Stress is an essential part of all of our lives. It is a normal and natural response to challenging circumstances, but we all know that there are times when it can become unhealthy. In my experience, motherhood provides us with plenty of opportunities to feel flooded with stressful emotions thanks in part to fluctuating hormones and neurological changes in our brains (1). These evolutionary advantages make human mothers more adept to caring for and nurturing our babies, but they also make us more alert to stress-inducing risks and perceived threats, making us more susceptible to stress (2).
Motherhood provides us with plenty opportunities to feel flooded with stressful emotions thanks at least partly, to fluctuating hormones and neurological changes in our brains
As a psychologist and a yoga and meditation teacher who suffered from PPA, I am no stranger to coping with and managing postpartum stress. After the birth of my son in 2019, I experienced a rollercoaster of emotions that I did not allow myself to fully acknowledge or comprehend in the milky blur of new motherhood. This ultimately culminated in me having a nervous breakdown when I returned to a job working 70+ hours a week as I continued to nurse my son on-demand whenever I was home.
Why did I keep breastfeeding, many asked at the time? Partly because I felt so guilty about my long working hours and partly out of a desperate desire to mother on my own terms after a traumatic 78-hour labour which ended in an emergency c-section. Whilst many assumed that breastfeeding added to my stress levels, I felt strongly that it had the opposite effect and in hindsight, I am so glad that I trusted my instincts and continued. The lessons that I learned at that time and in the two years since will remain with me for a lifetime and I would like to share some of them with you.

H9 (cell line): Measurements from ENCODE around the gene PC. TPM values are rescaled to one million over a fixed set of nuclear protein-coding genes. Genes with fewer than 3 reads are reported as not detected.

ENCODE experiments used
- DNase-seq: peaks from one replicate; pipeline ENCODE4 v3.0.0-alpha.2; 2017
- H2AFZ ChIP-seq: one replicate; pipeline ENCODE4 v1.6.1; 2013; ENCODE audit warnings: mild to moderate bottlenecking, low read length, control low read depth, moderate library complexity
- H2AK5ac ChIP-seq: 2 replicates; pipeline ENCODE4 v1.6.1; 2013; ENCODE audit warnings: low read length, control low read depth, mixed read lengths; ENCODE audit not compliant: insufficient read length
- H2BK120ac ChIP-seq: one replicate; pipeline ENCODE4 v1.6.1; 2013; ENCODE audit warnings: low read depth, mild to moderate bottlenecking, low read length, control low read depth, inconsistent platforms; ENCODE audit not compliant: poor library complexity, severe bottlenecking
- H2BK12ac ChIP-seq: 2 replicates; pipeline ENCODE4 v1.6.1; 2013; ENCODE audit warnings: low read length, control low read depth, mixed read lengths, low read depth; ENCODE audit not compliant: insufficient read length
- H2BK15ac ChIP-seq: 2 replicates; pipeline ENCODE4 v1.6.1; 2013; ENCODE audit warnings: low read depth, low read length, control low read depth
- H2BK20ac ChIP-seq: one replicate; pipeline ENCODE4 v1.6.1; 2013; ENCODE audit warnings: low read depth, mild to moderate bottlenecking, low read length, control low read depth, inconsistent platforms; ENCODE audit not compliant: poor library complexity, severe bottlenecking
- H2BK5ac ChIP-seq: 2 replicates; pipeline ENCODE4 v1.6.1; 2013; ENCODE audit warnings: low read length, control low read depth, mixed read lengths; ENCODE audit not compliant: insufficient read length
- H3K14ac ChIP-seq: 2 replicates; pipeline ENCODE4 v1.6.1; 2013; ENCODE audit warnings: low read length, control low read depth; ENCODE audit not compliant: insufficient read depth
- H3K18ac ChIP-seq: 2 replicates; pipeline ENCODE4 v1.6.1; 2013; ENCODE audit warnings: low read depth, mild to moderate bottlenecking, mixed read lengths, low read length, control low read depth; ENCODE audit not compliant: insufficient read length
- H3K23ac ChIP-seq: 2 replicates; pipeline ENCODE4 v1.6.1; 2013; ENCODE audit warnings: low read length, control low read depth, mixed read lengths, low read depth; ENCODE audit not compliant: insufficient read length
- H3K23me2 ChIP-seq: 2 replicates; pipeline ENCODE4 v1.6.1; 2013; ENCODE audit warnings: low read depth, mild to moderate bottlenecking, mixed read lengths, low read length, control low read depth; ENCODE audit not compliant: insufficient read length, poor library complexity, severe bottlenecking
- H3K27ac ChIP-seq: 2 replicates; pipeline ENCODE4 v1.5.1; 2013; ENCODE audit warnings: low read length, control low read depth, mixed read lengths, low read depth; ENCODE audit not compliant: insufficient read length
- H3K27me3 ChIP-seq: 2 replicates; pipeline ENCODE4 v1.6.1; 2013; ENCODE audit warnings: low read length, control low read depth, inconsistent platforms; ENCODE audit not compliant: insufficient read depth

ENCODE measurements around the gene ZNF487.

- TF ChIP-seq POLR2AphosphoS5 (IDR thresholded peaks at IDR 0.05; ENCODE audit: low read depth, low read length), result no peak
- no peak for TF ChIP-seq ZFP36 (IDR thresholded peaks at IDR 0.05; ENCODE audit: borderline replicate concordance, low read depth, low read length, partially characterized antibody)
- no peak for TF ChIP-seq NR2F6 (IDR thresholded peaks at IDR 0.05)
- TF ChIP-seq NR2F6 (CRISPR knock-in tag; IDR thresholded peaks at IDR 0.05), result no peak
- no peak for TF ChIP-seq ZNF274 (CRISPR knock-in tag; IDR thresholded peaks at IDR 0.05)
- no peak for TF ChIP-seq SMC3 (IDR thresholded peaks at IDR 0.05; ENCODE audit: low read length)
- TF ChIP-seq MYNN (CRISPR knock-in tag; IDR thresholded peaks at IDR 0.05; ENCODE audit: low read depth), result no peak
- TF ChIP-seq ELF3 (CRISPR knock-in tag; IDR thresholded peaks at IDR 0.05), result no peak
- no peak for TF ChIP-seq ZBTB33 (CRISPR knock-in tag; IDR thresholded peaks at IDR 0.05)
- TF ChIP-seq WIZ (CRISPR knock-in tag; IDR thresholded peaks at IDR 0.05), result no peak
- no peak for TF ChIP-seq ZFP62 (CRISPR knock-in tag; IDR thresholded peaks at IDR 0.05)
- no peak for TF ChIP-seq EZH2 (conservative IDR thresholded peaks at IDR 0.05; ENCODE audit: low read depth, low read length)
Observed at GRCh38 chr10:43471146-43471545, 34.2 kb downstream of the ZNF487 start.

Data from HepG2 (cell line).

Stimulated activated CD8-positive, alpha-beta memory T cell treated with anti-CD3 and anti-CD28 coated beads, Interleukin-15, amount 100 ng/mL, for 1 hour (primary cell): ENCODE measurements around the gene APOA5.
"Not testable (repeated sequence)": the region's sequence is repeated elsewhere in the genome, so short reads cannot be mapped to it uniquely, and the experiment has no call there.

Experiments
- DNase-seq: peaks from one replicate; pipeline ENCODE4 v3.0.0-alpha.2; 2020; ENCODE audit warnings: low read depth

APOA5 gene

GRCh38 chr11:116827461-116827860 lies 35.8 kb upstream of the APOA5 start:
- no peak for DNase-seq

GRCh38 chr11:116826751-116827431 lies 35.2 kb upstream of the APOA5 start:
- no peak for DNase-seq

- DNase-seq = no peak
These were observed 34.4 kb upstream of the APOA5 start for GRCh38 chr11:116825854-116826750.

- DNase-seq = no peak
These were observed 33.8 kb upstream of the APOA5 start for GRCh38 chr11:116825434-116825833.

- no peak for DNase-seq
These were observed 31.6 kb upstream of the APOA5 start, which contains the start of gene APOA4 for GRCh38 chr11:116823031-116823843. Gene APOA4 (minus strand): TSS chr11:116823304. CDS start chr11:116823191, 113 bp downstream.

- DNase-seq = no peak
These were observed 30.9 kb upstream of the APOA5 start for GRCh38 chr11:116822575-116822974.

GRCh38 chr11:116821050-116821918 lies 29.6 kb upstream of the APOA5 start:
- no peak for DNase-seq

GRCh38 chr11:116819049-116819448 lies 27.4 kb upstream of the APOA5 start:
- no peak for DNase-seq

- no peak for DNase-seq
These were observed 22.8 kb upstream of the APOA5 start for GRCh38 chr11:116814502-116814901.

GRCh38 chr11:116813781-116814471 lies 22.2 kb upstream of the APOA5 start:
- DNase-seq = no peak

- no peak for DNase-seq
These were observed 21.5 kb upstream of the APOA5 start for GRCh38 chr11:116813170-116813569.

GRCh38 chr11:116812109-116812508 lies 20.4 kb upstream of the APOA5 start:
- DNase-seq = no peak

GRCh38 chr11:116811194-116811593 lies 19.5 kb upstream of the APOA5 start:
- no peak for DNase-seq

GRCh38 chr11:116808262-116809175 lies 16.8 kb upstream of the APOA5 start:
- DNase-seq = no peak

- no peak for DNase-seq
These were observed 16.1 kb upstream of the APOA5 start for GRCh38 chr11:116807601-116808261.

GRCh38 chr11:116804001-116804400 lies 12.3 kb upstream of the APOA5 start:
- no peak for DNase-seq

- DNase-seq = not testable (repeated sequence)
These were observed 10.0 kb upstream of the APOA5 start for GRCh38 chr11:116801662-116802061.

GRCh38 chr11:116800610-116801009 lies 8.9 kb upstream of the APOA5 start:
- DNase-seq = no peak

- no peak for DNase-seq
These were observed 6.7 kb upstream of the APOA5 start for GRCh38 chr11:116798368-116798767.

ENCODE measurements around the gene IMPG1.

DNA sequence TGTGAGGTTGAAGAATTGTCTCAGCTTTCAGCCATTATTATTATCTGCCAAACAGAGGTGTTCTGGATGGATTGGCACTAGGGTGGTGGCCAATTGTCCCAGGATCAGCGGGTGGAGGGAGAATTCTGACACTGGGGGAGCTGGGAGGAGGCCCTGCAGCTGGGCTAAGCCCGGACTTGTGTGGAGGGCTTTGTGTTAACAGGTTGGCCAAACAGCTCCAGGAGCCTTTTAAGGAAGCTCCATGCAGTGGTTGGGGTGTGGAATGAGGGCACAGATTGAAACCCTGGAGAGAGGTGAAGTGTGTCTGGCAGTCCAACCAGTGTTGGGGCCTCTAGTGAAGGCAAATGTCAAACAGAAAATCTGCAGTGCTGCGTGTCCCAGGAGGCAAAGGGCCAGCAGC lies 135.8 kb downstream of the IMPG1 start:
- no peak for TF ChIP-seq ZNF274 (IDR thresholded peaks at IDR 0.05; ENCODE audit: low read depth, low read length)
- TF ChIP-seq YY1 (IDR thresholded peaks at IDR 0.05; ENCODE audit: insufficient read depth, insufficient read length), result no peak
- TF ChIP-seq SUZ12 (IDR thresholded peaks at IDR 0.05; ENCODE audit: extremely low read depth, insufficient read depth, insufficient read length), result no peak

Top tips for managing stress while breastfeeding
Here are my top tips for managing stress while breastfeeding:
Get to the root of your stress
This is the most important step for stress management in my view. All of the stress reduction techniques in the world are only temporary solutions if the source of your stress persists. Are there pressures in your relationship that are causing you stress? Are you perpetually sleep-deprived? Is there a family rift that needs to be resolved? Self-awareness is a powerful tool when it comes to coping with stress (3).
Often breastfeeding can be used as a scapegoat to mask other issues and until you can be completely honest with yourself about what they are, you will not find the peace that you deserve. Equally though, there are undoubtedly time when breastfeeding may well be a true source of stress for you and if this is the case, you should allow yourself the grace to admit this and to sop if you know that it will serve you and your family best.
Often breastfeeding can be used as a scapegoat to mask other issues
Stress reducation techniques
Using simple breathing techniques
Once you have identified the source of your stress, there are a range of techniques that you can employ effectively even if you are a new mom in the throes of the fourth trimester. A wonderfully soothing breathing technique called 4-7-8 breathing is fantastically simple and effective and it can be done anytime, anywhere. To practice it, start by emptying your lungs. Then inhale for the count of four, hold your breath for the count of 7 and exhale and allow your body to relax for the count of 8. It is the ratio of this technique that is so powerful and so you can count as quickly or as slowly as you like and still reap the benefits.
Eating nourishing foods